Every year, by the morning of December 26, display cases at drugstores across America change from Santas to heart-shaped boxes of Valentine’s Day sweets. Few confectionary collections are as iconic as the Whitman’s Sampler, an array of bite-sized chocolates filled with nougat, cream, fruit or nuts.
The Whitman’s brand was created in 1842 in Philadelphia. Eight years later, the company created the first packaged confection by selling mixed sugar plums in a printed box, according to brand lore from Russell Stovers, which now owns Whitman’s.
As Whitman’s grew, so did its footprint. The Whitman’s Sampler, a collection of the company’s most popular products, was first released in 1912, and it quickly became a best seller. Over the following decades, it would employ celebrity spokesmen like Bing Crosby and Bob Hope, and the iconic box would be displayed in the Smithsonian Museum.
Kim Yates, vice president of new brand & business model development at Russell Stover Candies, says that certain pieces do well year over year, like the milk chocolate messenger boy and cherry cordial. Others have been phased out to make way for new recipes, like the now-retired chocolate turtle and white chocolate pieces.
The chocolate industry has changed dramatically in the nearly 200 years since Whitman’s debuted. One recent development has been the rise of artisanal chocolate makers, similar to the craft beer surge that brought once-obscure styles and regional brewers to grocery stores nationwide.
As a result, you can take your Whitman’s Sampler and find suitable beer pairings for each of the pieces.
It may be tempting to pair beer flavors already in the chocolate, like raspberry or orange peel, but the real fun comes from discoveries of complementary flavors that bring out the best attributes of each. And while there’s no shortage of chocolate beers on the market (there’s even a category known as pastry stouts made to resemble desserts), why not try to find beers that don’t feature cocoa for a more interesting pairing?
“You can create some incredible new flavors when you have a chocolate that gives the beer something it is missing,” says Kate Reyes, a beer industry consultant.
At a recent beer and chocolate tasting that Reyes co-hosted in Oregon, a panel of attendees found that a really rich chocolate pairs well with a dry, crisp beer. Spiced beers sipped alongside a smooth almond candy create a cake-like experience.
Ready to give it a try? Whitman’s Sampler boxes range from a small four-piece box to a comically big 84-piece collection. No matter what size assortment you get, we have you covered, with pairings for 20 classic confections across all chocolate types, styles and fillings.
And don’t worry if you can’t find a particular beer mentioned. Scan the shelves of your local bottle shop and you’ll likely come across something with a flavorful ingredient that will pique your interest and you’ll ask yourself, “Will this go with chocolate?”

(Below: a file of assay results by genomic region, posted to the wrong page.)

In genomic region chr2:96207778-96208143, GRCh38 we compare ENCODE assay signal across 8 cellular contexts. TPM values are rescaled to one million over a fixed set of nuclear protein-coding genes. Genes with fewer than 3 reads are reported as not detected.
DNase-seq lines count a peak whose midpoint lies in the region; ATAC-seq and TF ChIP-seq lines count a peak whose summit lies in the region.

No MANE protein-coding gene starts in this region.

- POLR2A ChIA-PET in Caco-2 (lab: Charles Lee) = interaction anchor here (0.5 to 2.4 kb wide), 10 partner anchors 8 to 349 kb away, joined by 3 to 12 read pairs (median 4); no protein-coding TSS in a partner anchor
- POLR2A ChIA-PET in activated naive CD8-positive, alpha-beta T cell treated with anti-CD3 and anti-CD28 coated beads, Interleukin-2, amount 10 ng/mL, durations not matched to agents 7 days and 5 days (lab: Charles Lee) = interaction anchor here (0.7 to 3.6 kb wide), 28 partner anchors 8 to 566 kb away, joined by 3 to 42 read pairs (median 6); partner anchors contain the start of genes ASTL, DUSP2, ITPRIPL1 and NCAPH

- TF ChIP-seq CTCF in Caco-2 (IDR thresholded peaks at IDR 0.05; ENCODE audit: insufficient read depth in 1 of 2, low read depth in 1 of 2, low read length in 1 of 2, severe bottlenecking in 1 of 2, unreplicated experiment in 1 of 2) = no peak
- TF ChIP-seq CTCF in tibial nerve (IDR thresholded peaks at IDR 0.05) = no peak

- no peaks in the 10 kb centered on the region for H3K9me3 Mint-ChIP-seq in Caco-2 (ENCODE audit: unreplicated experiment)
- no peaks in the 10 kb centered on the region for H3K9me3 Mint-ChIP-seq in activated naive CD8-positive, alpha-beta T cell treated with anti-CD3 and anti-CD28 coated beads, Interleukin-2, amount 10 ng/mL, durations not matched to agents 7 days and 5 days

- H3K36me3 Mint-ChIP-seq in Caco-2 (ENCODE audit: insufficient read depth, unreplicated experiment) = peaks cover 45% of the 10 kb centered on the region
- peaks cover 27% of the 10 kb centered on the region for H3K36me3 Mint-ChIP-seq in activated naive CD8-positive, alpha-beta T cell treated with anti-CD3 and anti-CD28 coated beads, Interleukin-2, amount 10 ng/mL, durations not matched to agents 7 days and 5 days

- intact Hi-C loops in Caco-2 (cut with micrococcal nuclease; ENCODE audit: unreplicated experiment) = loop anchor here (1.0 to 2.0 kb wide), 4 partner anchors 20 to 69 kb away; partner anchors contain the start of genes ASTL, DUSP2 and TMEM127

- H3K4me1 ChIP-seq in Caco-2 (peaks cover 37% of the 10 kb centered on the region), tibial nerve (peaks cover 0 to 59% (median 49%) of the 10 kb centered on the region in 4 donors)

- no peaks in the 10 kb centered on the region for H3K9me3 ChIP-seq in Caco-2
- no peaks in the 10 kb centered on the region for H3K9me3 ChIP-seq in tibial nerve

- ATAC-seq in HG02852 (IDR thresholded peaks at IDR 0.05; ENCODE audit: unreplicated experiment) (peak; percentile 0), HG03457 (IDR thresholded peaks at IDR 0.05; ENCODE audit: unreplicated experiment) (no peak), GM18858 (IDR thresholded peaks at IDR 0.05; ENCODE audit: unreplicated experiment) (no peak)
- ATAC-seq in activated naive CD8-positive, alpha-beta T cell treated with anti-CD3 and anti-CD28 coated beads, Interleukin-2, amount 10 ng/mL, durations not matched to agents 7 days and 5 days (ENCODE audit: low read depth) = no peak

The answer is probably yes.
The Chocolate: Coconut Cream
The Beer: SeaQuench, 4.9% abv; Dogfish Head, DE
The Pairing: Brewed with black limes and bursting with effervescent carbonation, this refreshing sipper highlights tropical coconut flavor to create the experience of a piña colada, if only for a minute. Think of it as a mini-island vacation.
The Chocolate: Molasses Chew
The Beer: Ninjabread Man, 5.6% abv; Asheville Brewing Co., NC
The Pairing: A seasonal release to mimic holiday cookies, this porter features generous flavors of toasted cinnamon, raisin, caramelized ginger, fresh vanilla, raisins and molasses. The molasses in the beer adds body and mouthfeel. Paired with the rich molasses in the candy, the ginger comes to life with extra spicy zing.
The Chocolate: Chocolate Butter Cream
The Beer: Ommegang Abbey Ale, 8.2% abv; Brewery Ommegang, NY
The Pairing: This deep garnet-colored ale is strong with spicy notes, orange peel and a bit of licorice. Its earthy flavors are rounded out by sweet butter cream notes in the candy. The chocolate takes on a fruity quality with each bite.
The Chocolate: Chocolate Covered Almonds
The Beer: Newburgh Brown Ale, 4.2% abv; Newburgh Brewing, NY
The Pairing: A simple pub ale with soft flavors of chocolate, coffee and toffee, it serves the dark chocolate-covered nuts well. The combination creates a vanilla and marzipan-like flavor.
The Chocolate: Peanut Cluster
The Beer: Edmund Fitzgerald Porter, 6% abv; Great Lakes Brewing, OH
The Pairing: This porter has chocolate and coffee flavors, thanks to the malt bill, and it just works with the familiar chocolate and peanut notes. The crunchy candy texture contrasts with the smoothness of the beer. The final result is like a peanut drizzle atop an ice cream sundae.
The Chocolate: Milk Chocolate Messenger Boy
The Beer: New Glarus Raspberry Tart, 4% abv; New Glarus Brewing, WI
The Pairing: A simple piece of dark chocolate that’s slightly bittersweet, the Messenger Boy serves as the centerpiece of this Sampler. While it might not have the bells and whistles of some neighboring treats, it never lets you down, just like this beer. The raspberry is earthy and ripe, with a smack of acidity and a lasting, savory finish.